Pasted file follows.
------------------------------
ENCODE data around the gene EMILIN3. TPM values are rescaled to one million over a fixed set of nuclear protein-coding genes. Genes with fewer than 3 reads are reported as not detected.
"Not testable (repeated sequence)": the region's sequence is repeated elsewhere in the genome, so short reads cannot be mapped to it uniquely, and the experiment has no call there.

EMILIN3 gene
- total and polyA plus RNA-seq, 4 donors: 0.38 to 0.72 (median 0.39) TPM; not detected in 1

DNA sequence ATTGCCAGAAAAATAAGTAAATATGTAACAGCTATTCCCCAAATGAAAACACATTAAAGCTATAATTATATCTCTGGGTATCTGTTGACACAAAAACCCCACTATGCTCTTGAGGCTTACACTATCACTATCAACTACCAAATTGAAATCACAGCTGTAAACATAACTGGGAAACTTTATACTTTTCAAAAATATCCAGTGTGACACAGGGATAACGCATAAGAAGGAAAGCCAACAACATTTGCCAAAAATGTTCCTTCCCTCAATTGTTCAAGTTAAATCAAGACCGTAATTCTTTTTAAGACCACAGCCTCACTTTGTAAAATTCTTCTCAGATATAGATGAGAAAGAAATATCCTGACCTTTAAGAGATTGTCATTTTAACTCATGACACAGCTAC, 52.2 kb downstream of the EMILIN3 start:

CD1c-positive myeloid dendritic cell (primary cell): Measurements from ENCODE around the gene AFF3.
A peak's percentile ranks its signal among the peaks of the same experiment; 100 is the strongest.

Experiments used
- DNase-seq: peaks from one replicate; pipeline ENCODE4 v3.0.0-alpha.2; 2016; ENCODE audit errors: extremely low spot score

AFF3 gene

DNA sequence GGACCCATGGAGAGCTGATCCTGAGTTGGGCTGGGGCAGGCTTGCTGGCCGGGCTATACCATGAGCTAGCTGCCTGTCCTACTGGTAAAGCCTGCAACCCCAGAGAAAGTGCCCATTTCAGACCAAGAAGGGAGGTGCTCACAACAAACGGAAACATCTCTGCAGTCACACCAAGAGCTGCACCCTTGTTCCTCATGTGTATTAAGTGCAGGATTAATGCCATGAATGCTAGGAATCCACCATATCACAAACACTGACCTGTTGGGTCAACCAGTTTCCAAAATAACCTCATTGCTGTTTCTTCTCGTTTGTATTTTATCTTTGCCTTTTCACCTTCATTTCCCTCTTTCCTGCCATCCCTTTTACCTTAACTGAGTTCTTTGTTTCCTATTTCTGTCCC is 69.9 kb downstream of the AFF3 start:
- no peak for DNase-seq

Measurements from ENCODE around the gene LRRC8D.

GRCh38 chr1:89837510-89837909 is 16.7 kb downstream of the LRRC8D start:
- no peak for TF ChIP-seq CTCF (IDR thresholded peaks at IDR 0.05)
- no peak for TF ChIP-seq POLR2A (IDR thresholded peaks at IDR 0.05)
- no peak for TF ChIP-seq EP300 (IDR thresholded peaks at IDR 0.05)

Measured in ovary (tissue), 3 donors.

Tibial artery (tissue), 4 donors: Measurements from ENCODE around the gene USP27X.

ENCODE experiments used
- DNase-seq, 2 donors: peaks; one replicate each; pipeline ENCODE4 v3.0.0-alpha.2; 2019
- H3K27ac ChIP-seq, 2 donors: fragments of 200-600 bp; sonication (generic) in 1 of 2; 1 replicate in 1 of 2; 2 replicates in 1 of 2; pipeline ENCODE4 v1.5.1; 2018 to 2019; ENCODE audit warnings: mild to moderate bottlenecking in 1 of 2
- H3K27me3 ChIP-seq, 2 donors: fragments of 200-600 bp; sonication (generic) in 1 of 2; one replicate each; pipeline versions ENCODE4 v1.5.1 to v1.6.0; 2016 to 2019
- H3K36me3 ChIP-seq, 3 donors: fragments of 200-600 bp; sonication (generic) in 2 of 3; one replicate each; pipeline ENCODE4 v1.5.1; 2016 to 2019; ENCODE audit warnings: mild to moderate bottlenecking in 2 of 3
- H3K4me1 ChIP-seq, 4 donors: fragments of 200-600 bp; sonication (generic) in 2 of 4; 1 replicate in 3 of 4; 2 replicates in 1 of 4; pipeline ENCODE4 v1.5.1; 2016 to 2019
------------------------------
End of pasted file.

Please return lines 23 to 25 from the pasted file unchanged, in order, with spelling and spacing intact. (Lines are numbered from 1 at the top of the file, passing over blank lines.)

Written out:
- H3K27me3 ChIP-seq, 2 donors: fragments of 200-600 bp; sonication (generic) in 1 of 2; one replicate each; pipeline versions ENCODE4 v1.5.1 to v1.6.0; 2016 to 2019
- H3K36me3 ChIP-seq, 3 donors: fragments of 200-600 bp; sonication (generic) in 2 of 3; one replicate each; pipeline ENCODE4 v1.5.1; 2016 to 2019; ENCODE audit warnings: mild to moderate bottlenecking in 2 of 3
- H3K4me1 ChIP-seq, 4 donors: fragments of 200-600 bp; sonication (generic) in 2 of 4; 1 replicate in 3 of 4; 2 replicates in 1 of 4; pipeline ENCODE4 v1.5.1; 2016 to 2019